François Genoud – The life of a Swiss banker and fascist anti-Imperialist


François Genoud was born in 1915 in Lausanne, in the french-speaking part of Switzerland. In his teens he became an admirer of Adolf Hitler, met the future “Führer” in person in 1932, and remained a staunch National-Socialist until his death in 1996.
In 1936 this was amended with another life long committment: to Arab nationalism, when he and a friend traveled to the middle east and met many leaders of the Palestinian national movement then exiled in Iraq, and in Jerusalem most importantly the Mufti, Haj Amin al-Husseini, himself not only the historic leader of Palestinian nationalism, but also a close ally of Nazi-Germany.
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Unfinished Dissertation,

or an “obviously private, elementary photographic experience”
Found object in a trash receptacle: tattered and smudged finished dissertation
Appropriationist: Boris Mikhailov, amateur photographer


Everyday techniques
Several hundred snapshots of Kharkov, USSR were taken during the dreary winter months of 1984. Mikhailov cheaply developed the snapshots at night in his toilet. He then randomly selected and glued some of the photographs onto the back of someone’s finished dissertation. Over a period of several years Mikhailov scribbled in autobiographical comments, philosophical fragments and notes on photography in the empty spaces around two snapshots per dissertation page. The produced object was subtitled “discussions with oneself.”
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Michael Steffen: Geschichten vom Trüffelschwein

Politik und Organisation des Kommunistischen Bundes 1971-1991
Assoziation A, 2002

This is a monograph of one of the most important left wing groups that constituted itself in the wake of the 1968 student revolt in Germany.
After `68, the september strikes in `69 in Germany and the unrest in Italy in the same year, at the same time in the face of a certain decline in the revolutionary wave, there was a substantial reorganisation in the milieu of the New Left in Germany that expressed itself at least partly in the founding of various ‚proletarian’ groups and parties, later called the K-groups. They had in common that they set out to re-found the Communist Party on the basis of a new reading of Marxism-Leninism through a certain lense of Maoism. Thus they supposedly adopted a ‚proletarian’ position in contrast to those of the student movement who either joined the mainstream SPD (supposedly to subvert it from the inside), or tended towards more anarchist or spontaneist positions, and in competition to the pro-Moskow DKP (German Communist Party), which had been founded in 1968 as a follow up to the ‚original’ KPD (Communist Paty of Germany) which had been made illegal in the Federal Republic in 1956. [Read more →]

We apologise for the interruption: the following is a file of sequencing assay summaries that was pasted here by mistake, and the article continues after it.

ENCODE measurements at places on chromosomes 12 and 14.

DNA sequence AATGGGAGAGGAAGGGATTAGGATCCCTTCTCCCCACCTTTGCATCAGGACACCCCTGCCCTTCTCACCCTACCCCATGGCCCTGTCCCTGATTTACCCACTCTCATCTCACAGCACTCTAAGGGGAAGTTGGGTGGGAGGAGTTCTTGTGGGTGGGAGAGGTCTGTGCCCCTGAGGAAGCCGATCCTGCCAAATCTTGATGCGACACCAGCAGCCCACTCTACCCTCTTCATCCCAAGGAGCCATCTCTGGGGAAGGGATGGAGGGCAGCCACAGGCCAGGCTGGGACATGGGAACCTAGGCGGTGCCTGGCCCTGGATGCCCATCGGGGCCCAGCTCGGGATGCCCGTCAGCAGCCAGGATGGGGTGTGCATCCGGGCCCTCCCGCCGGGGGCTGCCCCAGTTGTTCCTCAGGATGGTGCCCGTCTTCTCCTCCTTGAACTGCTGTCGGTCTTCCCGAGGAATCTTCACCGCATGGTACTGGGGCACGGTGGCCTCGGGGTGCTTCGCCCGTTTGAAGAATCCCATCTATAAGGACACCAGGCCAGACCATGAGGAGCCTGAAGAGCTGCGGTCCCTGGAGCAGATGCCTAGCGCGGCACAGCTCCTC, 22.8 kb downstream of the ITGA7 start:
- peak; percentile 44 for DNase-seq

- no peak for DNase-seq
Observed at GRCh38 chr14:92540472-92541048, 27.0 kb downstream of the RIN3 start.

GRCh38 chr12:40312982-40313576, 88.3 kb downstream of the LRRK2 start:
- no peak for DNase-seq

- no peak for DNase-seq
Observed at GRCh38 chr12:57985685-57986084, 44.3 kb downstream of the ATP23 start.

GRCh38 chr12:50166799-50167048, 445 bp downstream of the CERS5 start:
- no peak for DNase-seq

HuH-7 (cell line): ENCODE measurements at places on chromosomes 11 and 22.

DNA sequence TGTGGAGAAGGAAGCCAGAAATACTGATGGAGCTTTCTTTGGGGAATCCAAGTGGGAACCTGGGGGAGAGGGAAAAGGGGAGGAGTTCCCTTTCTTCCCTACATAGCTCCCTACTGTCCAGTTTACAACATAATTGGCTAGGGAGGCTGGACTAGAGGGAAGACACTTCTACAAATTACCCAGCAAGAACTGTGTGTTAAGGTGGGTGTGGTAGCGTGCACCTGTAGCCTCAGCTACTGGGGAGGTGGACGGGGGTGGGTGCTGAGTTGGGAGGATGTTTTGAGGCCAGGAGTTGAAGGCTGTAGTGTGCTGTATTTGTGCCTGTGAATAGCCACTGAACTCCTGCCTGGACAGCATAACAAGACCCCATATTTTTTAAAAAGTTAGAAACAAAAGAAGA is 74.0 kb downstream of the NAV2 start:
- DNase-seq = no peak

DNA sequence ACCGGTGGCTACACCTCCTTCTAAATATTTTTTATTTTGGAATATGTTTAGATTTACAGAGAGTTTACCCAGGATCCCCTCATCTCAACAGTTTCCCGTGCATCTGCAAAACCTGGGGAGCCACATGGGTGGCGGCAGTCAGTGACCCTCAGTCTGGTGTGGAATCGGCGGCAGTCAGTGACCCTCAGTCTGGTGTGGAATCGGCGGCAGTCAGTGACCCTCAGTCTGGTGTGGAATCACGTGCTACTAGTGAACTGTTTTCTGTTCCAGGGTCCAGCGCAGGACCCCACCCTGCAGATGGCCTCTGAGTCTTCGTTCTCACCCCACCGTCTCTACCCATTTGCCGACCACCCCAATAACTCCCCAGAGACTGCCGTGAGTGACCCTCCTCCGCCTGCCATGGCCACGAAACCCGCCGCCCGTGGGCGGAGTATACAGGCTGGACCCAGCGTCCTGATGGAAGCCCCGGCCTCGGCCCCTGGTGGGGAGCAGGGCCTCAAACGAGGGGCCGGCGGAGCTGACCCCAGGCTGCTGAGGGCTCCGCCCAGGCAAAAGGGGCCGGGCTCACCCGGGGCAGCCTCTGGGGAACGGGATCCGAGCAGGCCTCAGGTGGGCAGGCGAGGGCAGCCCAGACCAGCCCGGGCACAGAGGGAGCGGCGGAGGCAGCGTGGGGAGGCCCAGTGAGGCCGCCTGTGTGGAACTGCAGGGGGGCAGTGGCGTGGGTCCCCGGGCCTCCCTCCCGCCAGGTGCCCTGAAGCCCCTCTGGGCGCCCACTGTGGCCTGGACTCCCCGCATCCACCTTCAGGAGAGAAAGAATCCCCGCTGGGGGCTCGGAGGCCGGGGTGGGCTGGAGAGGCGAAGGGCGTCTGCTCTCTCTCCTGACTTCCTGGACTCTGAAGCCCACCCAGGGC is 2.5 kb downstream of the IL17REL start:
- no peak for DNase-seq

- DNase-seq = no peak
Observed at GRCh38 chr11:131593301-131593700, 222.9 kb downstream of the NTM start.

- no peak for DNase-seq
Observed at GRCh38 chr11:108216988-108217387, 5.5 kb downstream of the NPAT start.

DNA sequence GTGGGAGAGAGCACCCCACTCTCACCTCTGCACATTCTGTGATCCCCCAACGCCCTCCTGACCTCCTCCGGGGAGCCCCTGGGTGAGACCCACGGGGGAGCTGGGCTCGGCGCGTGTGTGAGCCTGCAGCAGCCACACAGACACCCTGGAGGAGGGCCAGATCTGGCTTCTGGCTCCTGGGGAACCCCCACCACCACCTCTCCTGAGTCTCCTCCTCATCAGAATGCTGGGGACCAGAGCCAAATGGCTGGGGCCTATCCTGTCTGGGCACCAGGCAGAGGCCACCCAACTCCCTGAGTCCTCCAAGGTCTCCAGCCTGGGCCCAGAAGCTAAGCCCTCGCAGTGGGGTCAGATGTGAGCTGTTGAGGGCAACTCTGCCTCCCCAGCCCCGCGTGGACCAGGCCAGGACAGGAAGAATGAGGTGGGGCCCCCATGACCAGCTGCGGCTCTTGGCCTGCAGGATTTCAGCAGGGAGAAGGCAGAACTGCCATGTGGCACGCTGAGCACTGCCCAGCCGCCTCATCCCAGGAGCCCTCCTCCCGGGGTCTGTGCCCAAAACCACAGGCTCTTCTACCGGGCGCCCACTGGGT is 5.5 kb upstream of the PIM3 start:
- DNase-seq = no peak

Peter R. Breggin / David Cohen: Your Drug May Be Your Problem – How and Why to Stop Taking Psychiatric Medications

(Perseus Publishing, 1999, paperback edition 2000, ISBN 0-7382-0348-3)

A review of a currently up-to-date and very useful handbook about the dangers of psychiatric medication and how to escape them, including practical tips,
plus an introduction and some thoughts about racketeering and revolution.

It is the dogma of contemporary psychiatry that ‚mental illnesses’ are easily diagnosed and then ‚cured’ with chemical substances manufactured by the pharmaceutical industry; substances that all have side effects, in many cases severe ones that can be irreversible and mentally or physically disfiguring. In the last 20 years the biologistical view on these matters has become the mainstream in psychiatry, to a degree not seen since the time of Nazi Germany. Instead of killing the ‚mentally ill’ the modern biologists however aim at turning them into long-term or life-long consumers of psychiatric drugs under a pseudo-scientific gloss. [Read more →]


You Can’t Win by Jack Black (AK Press/Nabat 2000 £12).

Bad by James Carr (AK Press/Nabat 2002 £11).

Sister Of The Road: The Autobiography of Boxcar Bertha by Dr Ben Reitman (AK Press/Nabat 2002 £11).

Memoirs Of Vidocq: Master of Crime by Francois Eugene Vidocq translated and edited by Edwin Gile Rich (AK Press/Nabat 2002 £14).

Nabat is an offshoot of AK Press edited by Bruno Ruhland whose avowed intention is ‘reprinting forgotten memoirs by various misfits, outsiders and rebels’. A curious concept especially as one of the books in the series Sister Of The Road is actually a novel, although when it first appeared it did find some readers credulous enough to believe it was the ‘genuine’ autobiography of a female hobo. Sister Of The Road is easily the worst book in the Nabat series, an anarchist fantasy written by one of Emma Goldman’s lovers and boosters Dr Ben Reitman. This absurd tale of one woman’s education in life and politics concludes as follows: “Long after Lowell had gone to sleep that night I lay awake staring into the dark, thinking. In my heart I knew, of course, that I must do what he had told me to – settle down and be a mother to my child. He had said that I had been running away from something and suddenly I realized what it was – I had been trying to escape my own natural need to be responsible for someone, to live for someone else, some special individual person who belonged peculiarly to myself. For years I had told myself that I didn’t want to be tied down, that I wanted to keep myself free to help others, to uplift the vast mass of struggling humanity. And I knew now that I had been rationalizing my need to be a mother, dissipating it over the face of the earth when its primary satisfaction lay within reach of my own arms.”
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